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Mrs. B.'s Message:

Hello. I assume this child has been evaluated for reading difficulties. You are right to be concerned. Practicing for state tests won't help the reading. You can get an old scrabble game and use it to help. First, make sure he knows his sounds. If necessary, teach them to him; and provide him plenty of practice. Then give him two Scrabble letter holders and nine tiles (you select which ones-include some vowels). Then he can use the letter tiles to manipulate the sounds and letters, something good readers have no problem with. Example: Have the child spell out c-a-t; change it to m-a-t, change it to m-o-t, change it to m-o-p, etc. These are word chains. The child can sound out each letter as necessary. He should tell you whether he is adding, substituting, deleting, or repeating a sound. The above exercise can be fun; and it does provide him with both reading and spelling skills. If he makes a mistake, have him "read" his word to you and compare with what you said. You can do this activity any length of time desired. You might also have him listen to you "sound out" some words sound-by-sound and have him tell you the word. Example: w-i-n-d = wind. I am a special ed. teacher and have found these activities useful as part of my 4th gr. resource reading program. Hope this helps.

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Discussion Review (newest messages first)
Justina 03-11-2006 02:53 PM

Hi,

Your best bet is simplified phonics found in "At Last! A Reading Method for Every Child." You can get it in the library - 5th Edition. It will be everything you will need. You can also go on the Message Board and post questions. Lots of worksheets on this site also.

Cassidy

Mrs. B. 01-17-2006 02:59 PM

Hello. I assume this child has been evaluated for reading difficulties. You are right to be concerned. Practicing for state tests won't help the reading. You can get an old scrabble game and use it to help. First, make sure he knows his sounds. If necessary, teach them to him; and provide him plenty of practice. Then give him two Scrabble letter holders and nine tiles (you select which ones-include some vowels). Then he can use the letter tiles to manipulate the sounds and letters, something good readers have no problem with. Example: Have the child spell out c-a-t; change it to m-a-t, change it to m-o-t, change it to m-o-p, etc. These are word chains. The child can sound out each letter as necessary. He should tell you whether he is adding, substituting, deleting, or repeating a sound. The above exercise can be fun; and it does provide him with both reading and spelling skills. If he makes a mistake, have him "read" his word to you and compare with what you said. You can do this activity any length of time desired. You might also have him listen to you "sound out" some words sound-by-sound and have him tell you the word. Example: w-i-n-d = wind. I am a special ed. teacher and have found these activities useful as part of my 4th gr. resource reading program. Hope this helps.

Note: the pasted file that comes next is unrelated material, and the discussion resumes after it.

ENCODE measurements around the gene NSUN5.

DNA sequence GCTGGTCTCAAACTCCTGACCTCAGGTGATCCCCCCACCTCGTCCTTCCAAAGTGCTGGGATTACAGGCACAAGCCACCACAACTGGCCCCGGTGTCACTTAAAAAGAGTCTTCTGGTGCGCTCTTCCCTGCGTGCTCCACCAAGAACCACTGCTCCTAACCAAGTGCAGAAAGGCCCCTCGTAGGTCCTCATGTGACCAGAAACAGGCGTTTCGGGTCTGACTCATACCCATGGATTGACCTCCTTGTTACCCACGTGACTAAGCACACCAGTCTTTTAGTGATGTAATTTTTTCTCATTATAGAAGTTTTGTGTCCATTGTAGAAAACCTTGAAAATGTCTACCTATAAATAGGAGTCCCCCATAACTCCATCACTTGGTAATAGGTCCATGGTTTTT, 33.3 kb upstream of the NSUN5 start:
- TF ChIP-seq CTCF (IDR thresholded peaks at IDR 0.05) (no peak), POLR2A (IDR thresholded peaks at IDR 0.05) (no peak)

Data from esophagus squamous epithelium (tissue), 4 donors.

Juli 01-09-2006 10:27 PM

Have the child tape record a story he has read. Have him record his name, date, and title of book; then have him record once every week or two. Then he will be able to listen and hear his own progress as well as you having a record. Also, could he go go a younger class and read to a student from a book that he is familiar with and wouldn't struggle reading? Folder games and other manipulative type reading games can make learning decoding more fun. Check out teacher stores and catalogs.

AFischer 01-09-2006 10:32 AM

I am a brand new teacher working with a 3rd grader in resource reading. He is new to the program and hates it. His main difficulties are in decoding and fluency, especially with big words. The teacher I work with has him doing practice tests for the state test in April. He has zero problems with comprehension, but this practice is not helping his decoding skills or making him want to be in the class. Any ideas for a fun way to help him?




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